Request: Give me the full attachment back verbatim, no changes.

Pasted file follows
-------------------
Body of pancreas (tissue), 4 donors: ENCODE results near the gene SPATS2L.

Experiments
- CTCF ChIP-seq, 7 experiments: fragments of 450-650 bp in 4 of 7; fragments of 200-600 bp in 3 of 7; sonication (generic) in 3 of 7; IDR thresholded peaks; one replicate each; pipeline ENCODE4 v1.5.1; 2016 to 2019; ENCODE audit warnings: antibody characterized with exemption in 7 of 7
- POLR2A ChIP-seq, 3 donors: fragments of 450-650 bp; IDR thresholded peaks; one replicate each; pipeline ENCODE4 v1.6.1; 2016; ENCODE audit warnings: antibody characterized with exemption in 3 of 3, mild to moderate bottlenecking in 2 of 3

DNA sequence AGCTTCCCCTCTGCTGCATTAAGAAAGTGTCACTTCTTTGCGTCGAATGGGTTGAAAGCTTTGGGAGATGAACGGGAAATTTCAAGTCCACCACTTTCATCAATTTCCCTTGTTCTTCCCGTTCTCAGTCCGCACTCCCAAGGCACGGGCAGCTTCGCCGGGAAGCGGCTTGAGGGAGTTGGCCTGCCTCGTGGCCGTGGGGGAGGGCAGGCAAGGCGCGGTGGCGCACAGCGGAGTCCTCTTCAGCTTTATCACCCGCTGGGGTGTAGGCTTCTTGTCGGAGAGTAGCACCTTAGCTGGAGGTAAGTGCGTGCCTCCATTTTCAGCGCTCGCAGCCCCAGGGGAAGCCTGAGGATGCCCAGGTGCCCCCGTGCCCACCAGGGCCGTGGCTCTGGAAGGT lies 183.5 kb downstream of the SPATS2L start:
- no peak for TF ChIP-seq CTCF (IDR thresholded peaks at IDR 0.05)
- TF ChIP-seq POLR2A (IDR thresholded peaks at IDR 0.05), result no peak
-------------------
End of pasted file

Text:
Body of pancreas (tissue), 4 donors: ENCODE results near the gene SPATS2L.

Experiments
- CTCF ChIP-seq, 7 experiments: fragments of 450-650 bp in 4 of 7; fragments of 200-600 bp in 3 of 7; sonication (generic) in 3 of 7; IDR thresholded peaks; one replicate each; pipeline ENCODE4 v1.5.1; 2016 to 2019; ENCODE audit warnings: antibody characterized with exemption in 7 of 7
- POLR2A ChIP-seq, 3 donors: fragments of 450-650 bp; IDR thresholded peaks; one replicate each; pipeline ENCODE4 v1.6.1; 2016; ENCODE audit warnings: antibody characterized with exemption in 3 of 3, mild to moderate bottlenecking in 2 of 3

DNA sequence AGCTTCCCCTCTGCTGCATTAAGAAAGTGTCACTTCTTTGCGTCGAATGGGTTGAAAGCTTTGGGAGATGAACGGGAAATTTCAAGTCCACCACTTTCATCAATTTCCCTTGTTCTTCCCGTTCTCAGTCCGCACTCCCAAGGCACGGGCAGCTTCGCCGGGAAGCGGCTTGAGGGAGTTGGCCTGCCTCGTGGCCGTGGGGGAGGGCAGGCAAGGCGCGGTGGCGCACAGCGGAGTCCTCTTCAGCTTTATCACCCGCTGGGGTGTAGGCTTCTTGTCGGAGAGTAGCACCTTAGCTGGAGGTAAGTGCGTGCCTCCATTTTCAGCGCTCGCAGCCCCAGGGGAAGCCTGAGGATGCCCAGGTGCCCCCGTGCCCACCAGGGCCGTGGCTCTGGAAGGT lies 183.5 kb downstream of the SPATS2L start:
- no peak for TF ChIP-seq CTCF (IDR thresholded peaks at IDR 0.05)
- TF ChIP-seq POLR2A (IDR thresholded peaks at IDR 0.05), result no peak